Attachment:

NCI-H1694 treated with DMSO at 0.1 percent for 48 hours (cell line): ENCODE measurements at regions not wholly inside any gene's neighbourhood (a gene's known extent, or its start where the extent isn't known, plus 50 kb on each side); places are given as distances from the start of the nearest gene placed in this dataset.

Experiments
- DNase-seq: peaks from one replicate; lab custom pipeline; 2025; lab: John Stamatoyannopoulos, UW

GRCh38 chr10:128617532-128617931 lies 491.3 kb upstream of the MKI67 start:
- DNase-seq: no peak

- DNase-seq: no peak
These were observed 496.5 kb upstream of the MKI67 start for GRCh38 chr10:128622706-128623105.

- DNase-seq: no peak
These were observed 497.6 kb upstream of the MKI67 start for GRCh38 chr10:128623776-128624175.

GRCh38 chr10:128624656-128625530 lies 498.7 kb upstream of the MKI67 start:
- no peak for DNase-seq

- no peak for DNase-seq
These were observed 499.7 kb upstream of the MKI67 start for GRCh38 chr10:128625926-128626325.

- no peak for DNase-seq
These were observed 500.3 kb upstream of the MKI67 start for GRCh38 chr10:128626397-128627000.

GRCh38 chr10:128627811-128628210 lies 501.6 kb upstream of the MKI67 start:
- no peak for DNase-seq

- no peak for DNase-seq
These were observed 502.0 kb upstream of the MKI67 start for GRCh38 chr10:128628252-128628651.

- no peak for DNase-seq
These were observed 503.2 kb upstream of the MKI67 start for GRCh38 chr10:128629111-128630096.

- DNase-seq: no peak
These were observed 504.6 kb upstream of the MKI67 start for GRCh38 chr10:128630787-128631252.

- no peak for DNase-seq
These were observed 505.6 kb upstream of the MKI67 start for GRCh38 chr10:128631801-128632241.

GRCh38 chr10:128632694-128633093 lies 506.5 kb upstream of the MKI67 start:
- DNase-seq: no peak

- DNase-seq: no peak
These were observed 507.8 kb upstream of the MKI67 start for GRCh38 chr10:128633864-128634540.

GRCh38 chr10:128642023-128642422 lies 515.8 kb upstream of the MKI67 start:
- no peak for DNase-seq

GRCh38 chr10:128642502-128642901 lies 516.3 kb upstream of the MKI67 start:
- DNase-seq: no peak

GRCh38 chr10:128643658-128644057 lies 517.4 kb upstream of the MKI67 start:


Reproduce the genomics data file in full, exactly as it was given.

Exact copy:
NCI-H1694 treated with DMSO at 0.1 percent for 48 hours (cell line): ENCODE measurements at regions not wholly inside any gene's neighbourhood (a gene's known extent, or its start where the extent isn't known, plus 50 kb on each side); places are given as distances from the start of the nearest gene placed in this dataset.

Experiments
- DNase-seq: peaks from one replicate; lab custom pipeline; 2025; lab: John Stamatoyannopoulos, UW

GRCh38 chr10:128617532-128617931 lies 491.3 kb upstream of the MKI67 start:
- DNase-seq: no peak

- DNase-seq: no peak
These were observed 496.5 kb upstream of the MKI67 start for GRCh38 chr10:128622706-128623105.

- DNase-seq: no peak
These were observed 497.6 kb upstream of the MKI67 start for GRCh38 chr10:128623776-128624175.

GRCh38 chr10:128624656-128625530 lies 498.7 kb upstream of the MKI67 start:
- no peak for DNase-seq

- no peak for DNase-seq
These were observed 499.7 kb upstream of the MKI67 start for GRCh38 chr10:128625926-128626325.

- no peak for DNase-seq
These were observed 500.3 kb upstream of the MKI67 start for GRCh38 chr10:128626397-128627000.

GRCh38 chr10:128627811-128628210 lies 501.6 kb upstream of the MKI67 start:
- no peak for DNase-seq

- no peak for DNase-seq
These were observed 502.0 kb upstream of the MKI67 start for GRCh38 chr10:128628252-128628651.

- no peak for DNase-seq
These were observed 503.2 kb upstream of the MKI67 start for GRCh38 chr10:128629111-128630096.

- DNase-seq: no peak
These were observed 504.6 kb upstream of the MKI67 start for GRCh38 chr10:128630787-128631252.

- no peak for DNase-seq
These were observed 505.6 kb upstream of the MKI67 start for GRCh38 chr10:128631801-128632241.

GRCh38 chr10:128632694-128633093 lies 506.5 kb upstream of the MKI67 start:
- DNase-seq: no peak

- DNase-seq: no peak
These were observed 507.8 kb upstream of the MKI67 start for GRCh38 chr10:128633864-128634540.

GRCh38 chr10:128642023-128642422 lies 515.8 kb upstream of the MKI67 start:
- no peak for DNase-seq

GRCh38 chr10:128642502-128642901 lies 516.3 kb upstream of the MKI67 start:
- DNase-seq: no peak

GRCh38 chr10:128643658-128644057 lies 517.4 kb upstream of the MKI67 start: